"This Was Panama"
By Ruth C. Stuhl
Star and Herald Newspaper - March 25, 1964

The Third Locks Project and World War II marked the end of an era in Canal Zone history, the twenty-five year period following the opening of the Canal. I have discussed the differences in the child’s world of then and now with several persons who grew up here during the 20s and 30s. All agreed on the trend from small town to suburban life and the changes that have accompanied this. My own recollections of the closing years of that era are obviously subjective and whole-heartedly prejudiced.

Today, we are fenced in and fenced out. During the quiet years before we fattened on a war economy fences were few, even on the military reservations. Fort Amador was an attractive little Coast Artillery post with dirigible hangar – a place where one played golf, swam, had picnics by the sea near the Commanding Officer’s circle, and heard band concerts on Sunday evenings. There was no guard gate to pass.

The other Army posts were as open. The highway ran through the posts of Corozal and Fort Clayton – no gates, no guards. Corozal was a place of old French cottages and stables, a place where you took your pets to the vet in the stable area and looked with awe at his tilt table for horses, a place where you could collect pigeons from the attics of the old houses and various pieces of discarded military equipment from the dump. The skeleton of a fuselage section carried home in triumph from the dump provided hours of flying in the back yard for the followers of "Phineas Pinkham" and "G-8 and his Battle Aces." The Army Air Corps pilots were dog fighting high over Balboa in the old pursuit planes and their maneuvers were followed with rat-a-tat-tats from the junior ground forces.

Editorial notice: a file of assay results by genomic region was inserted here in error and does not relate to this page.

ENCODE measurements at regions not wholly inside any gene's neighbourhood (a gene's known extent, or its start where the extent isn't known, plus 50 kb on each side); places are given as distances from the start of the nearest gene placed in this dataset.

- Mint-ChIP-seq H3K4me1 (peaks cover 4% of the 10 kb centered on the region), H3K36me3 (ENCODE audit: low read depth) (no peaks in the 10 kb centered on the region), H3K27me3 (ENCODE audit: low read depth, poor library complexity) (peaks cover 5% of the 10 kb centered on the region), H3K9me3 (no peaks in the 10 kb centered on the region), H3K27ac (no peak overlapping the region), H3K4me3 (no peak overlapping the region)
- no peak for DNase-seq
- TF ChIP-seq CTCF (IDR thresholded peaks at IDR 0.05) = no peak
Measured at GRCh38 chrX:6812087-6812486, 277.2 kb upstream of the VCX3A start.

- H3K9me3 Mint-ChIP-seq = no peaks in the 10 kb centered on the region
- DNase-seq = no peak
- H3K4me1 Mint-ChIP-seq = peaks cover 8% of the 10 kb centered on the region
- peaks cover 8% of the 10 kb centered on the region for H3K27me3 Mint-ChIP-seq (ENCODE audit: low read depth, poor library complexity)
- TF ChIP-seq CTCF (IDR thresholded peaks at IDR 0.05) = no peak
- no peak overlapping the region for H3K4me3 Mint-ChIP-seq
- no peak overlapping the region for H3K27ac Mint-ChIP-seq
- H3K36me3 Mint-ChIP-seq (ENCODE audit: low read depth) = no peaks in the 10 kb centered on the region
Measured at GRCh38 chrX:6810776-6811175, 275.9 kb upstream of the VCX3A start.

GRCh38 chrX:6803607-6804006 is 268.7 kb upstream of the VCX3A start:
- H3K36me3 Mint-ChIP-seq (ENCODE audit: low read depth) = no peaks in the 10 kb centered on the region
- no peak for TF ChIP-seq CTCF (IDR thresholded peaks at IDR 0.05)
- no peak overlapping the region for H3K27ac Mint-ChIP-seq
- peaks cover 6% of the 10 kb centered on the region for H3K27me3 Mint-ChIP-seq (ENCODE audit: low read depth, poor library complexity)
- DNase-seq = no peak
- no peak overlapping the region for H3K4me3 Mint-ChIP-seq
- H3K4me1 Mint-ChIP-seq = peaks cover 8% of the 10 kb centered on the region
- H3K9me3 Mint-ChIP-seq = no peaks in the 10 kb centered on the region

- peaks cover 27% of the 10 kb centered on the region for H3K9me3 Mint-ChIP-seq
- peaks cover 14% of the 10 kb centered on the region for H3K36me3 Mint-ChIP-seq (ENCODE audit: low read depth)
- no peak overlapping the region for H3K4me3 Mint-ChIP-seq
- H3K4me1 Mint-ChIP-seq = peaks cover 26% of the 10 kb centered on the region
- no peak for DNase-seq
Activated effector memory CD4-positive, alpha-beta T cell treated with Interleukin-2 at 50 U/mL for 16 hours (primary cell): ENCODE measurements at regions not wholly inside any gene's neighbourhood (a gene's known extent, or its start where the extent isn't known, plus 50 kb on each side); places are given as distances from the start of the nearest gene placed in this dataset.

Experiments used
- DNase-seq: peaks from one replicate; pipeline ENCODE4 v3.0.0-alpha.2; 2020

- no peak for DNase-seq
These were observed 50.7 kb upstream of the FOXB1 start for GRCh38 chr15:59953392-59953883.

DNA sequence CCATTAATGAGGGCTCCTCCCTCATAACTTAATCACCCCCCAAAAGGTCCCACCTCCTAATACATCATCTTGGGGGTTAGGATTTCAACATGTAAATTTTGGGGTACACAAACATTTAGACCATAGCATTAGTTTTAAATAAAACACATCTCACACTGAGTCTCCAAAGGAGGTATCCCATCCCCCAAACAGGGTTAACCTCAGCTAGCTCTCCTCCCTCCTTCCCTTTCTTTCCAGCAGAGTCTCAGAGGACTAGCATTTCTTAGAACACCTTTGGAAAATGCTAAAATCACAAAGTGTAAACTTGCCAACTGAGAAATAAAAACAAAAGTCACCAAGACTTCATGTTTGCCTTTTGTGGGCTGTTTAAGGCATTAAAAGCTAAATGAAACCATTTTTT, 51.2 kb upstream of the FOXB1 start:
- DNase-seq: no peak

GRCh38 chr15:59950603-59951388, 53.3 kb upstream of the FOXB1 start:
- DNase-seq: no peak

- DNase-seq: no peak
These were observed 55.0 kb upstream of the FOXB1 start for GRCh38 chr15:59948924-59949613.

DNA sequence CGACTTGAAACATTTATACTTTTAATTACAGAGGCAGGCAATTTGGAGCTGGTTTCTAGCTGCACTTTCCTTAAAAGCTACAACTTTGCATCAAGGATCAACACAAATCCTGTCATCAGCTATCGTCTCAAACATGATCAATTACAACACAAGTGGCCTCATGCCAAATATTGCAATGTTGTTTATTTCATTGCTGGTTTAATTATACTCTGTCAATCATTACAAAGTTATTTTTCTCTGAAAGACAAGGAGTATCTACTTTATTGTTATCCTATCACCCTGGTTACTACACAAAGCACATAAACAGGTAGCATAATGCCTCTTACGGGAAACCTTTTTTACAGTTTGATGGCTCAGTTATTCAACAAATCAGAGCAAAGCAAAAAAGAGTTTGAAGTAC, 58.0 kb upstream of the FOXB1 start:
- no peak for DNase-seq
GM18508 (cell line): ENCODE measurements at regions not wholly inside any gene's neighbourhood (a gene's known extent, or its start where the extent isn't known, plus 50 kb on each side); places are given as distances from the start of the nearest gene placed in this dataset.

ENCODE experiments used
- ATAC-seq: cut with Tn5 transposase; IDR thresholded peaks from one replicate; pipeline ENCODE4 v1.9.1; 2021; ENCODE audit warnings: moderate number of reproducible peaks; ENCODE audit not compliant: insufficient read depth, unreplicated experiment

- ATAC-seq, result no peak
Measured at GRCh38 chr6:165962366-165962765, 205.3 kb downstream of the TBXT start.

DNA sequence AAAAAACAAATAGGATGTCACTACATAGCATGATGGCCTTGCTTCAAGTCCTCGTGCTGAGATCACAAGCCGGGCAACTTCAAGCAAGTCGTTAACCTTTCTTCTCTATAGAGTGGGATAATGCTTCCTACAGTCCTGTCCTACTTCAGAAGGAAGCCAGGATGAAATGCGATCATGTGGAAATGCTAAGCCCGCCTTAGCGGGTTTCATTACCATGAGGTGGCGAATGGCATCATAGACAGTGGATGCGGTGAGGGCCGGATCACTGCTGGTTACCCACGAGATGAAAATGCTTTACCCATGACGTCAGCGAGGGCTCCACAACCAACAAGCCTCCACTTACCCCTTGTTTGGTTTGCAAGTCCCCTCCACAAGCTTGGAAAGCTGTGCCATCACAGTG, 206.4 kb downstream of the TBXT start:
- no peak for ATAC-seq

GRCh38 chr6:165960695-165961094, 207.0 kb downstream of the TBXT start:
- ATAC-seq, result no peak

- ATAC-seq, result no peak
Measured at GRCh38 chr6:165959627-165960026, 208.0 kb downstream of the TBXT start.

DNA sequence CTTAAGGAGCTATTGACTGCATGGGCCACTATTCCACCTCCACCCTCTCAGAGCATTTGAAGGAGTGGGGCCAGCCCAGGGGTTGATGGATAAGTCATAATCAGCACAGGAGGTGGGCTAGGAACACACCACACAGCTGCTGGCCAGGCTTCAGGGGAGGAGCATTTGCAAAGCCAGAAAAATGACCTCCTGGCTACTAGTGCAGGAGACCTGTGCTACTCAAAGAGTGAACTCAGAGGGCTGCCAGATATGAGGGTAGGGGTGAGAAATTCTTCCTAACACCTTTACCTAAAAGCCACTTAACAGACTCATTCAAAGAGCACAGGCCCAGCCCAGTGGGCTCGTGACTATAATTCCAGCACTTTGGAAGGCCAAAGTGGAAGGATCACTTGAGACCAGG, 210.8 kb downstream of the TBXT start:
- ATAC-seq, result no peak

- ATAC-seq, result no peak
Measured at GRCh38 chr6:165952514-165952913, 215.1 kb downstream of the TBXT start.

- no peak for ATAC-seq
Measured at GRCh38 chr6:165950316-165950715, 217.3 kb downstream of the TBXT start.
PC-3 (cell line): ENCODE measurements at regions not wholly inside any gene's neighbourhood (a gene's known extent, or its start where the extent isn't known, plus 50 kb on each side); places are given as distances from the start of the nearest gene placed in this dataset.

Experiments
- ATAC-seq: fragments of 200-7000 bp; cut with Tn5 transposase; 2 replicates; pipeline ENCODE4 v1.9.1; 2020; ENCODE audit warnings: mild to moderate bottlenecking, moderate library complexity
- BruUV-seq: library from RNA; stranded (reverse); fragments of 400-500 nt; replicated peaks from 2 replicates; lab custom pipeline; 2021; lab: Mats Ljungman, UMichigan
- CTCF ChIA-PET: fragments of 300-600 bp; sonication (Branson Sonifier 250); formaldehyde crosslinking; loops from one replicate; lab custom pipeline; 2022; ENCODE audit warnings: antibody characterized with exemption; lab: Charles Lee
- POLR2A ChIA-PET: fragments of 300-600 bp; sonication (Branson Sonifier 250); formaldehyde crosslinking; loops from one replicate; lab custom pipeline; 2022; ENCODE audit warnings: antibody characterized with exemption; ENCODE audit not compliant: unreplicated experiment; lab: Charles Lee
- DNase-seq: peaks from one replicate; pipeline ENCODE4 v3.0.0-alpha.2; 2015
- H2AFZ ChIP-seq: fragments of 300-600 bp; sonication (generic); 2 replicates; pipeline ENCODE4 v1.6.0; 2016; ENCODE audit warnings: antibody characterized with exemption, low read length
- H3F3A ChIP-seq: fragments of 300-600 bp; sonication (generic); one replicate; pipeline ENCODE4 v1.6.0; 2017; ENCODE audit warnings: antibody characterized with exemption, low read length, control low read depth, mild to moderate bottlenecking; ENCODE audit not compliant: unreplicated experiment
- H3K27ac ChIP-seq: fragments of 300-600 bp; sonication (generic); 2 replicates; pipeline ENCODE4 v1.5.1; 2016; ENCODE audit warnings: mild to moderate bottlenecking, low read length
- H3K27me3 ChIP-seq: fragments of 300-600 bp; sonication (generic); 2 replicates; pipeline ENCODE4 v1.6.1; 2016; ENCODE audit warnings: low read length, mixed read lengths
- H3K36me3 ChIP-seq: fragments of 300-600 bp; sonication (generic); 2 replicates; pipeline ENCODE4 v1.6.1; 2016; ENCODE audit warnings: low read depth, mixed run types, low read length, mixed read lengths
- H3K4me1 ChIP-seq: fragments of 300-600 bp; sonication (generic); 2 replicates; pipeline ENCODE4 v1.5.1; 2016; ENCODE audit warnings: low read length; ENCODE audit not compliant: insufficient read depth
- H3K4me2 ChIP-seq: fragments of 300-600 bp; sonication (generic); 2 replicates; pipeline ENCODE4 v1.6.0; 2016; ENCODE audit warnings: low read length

Fort Clayton had something very special: polo. Sitting on the close-cut green grass with the "chock" of the struck ball and the sounds and movements of the horses, it was a world in which barrage balloons and smudge pots were inconceivable.

Even Quarry Heights was so unworried about the state of the world that it was fenceless and it was possible to obtain permission to have picnics atop Ancon Hill. With a little discretion, any energetic youngster could make it to the top without permission. What a site for a hotel or something similar to Bogota’s Mont Serrate! There used to be a saddle area on the hill, which was kept clear of brush and on the Canal side a path descended through foot-high grass. By this route you slid most of the way on your bottom over the slick grass. Never saw a jaguar.

The Balboa dock area was also unfenced and open to the public. It was possible to stroll down the dockside to look at ships. Once a cargo of Japanese five and ten-cent store merchandise had to be dumped on the dock because of a hold fire and the small fry came like flies. When a Japanese navy training ship announced that it would receive the public abroad, we all lined up. Unfortunately, they required that shoes be removed and feet dunked in a foul-looking bath of disinfectant. My father decided that this was a deliberate insult to Americans and all we saw were the beautiful dwarf trees in the officer’s quarters visible from the dock. It must have been about this time that scrap iron was transiting the Canal en route to Japan and someone was distributing stickers that carried a simple drawing of a bomb and read "Boycott Japan."

Also possible in this fenceless world was the thrill of seeing a ship’s anchor cast at the foundry in the dock area. Such events as the launching of the tugs "Arraijan" and "Alejuela" at Balboa dry dock were celebrated with ceremony and everyone turned out. Anyone fascinated by railroad engines could visit the roundhouse if he behaved himself. It was a world full of interesting things to be investigated independently – those who wear seven-league boots need not trot at the heels of tour guides. Perhaps people felt less harried in the days before the jazzed up atmosphere of a war-orientated psychology engulfed us. Even the undertaker at the Gorgas morgue when confronted badly with "We want to see a dead person," good-naturedly gave a glimpse of the stock on hand to a group that wandered in on impulse. Some nosy "Mrs. Grundy" reported this to a smothering mother whose daughter was kept on "house arrest" for a week. So the kid became a nurse.